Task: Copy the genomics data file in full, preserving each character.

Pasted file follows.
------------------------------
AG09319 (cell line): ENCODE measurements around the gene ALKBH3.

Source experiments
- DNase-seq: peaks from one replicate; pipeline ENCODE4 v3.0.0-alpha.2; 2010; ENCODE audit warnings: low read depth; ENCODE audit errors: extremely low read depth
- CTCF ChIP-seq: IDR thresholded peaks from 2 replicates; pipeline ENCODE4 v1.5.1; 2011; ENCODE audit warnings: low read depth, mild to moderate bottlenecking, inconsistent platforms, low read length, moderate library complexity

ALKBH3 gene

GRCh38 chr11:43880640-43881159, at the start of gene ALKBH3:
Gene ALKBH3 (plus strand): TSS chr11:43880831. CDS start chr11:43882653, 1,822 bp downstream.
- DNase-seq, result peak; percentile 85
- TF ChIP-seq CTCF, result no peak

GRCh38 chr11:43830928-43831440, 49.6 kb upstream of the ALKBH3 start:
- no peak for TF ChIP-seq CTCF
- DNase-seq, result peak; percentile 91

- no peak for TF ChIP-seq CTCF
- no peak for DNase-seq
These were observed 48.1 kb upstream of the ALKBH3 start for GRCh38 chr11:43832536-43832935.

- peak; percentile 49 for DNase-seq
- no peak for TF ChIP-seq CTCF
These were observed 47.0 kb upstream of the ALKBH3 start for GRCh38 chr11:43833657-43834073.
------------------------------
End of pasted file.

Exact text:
AG09319 (cell line): ENCODE measurements around the gene ALKBH3.

Source experiments
- DNase-seq: peaks from one replicate; pipeline ENCODE4 v3.0.0-alpha.2; 2010; ENCODE audit warnings: low read depth; ENCODE audit errors: extremely low read depth
- CTCF ChIP-seq: IDR thresholded peaks from 2 replicates; pipeline ENCODE4 v1.5.1; 2011; ENCODE audit warnings: low read depth, mild to moderate bottlenecking, inconsistent platforms, low read length, moderate library complexity

ALKBH3 gene

GRCh38 chr11:43880640-43881159, at the start of gene ALKBH3:
Gene ALKBH3 (plus strand): TSS chr11:43880831. CDS start chr11:43882653, 1,822 bp downstream.
- DNase-seq, result peak; percentile 85
- TF ChIP-seq CTCF, result no peak

GRCh38 chr11:43830928-43831440, 49.6 kb upstream of the ALKBH3 start:
- no peak for TF ChIP-seq CTCF
- DNase-seq, result peak; percentile 91

- no peak for TF ChIP-seq CTCF
- no peak for DNase-seq
These were observed 48.1 kb upstream of the ALKBH3 start for GRCh38 chr11:43832536-43832935.

- peak; percentile 49 for DNase-seq
- no peak for TF ChIP-seq CTCF
These were observed 47.0 kb upstream of the ALKBH3 start for GRCh38 chr11:43833657-43834073.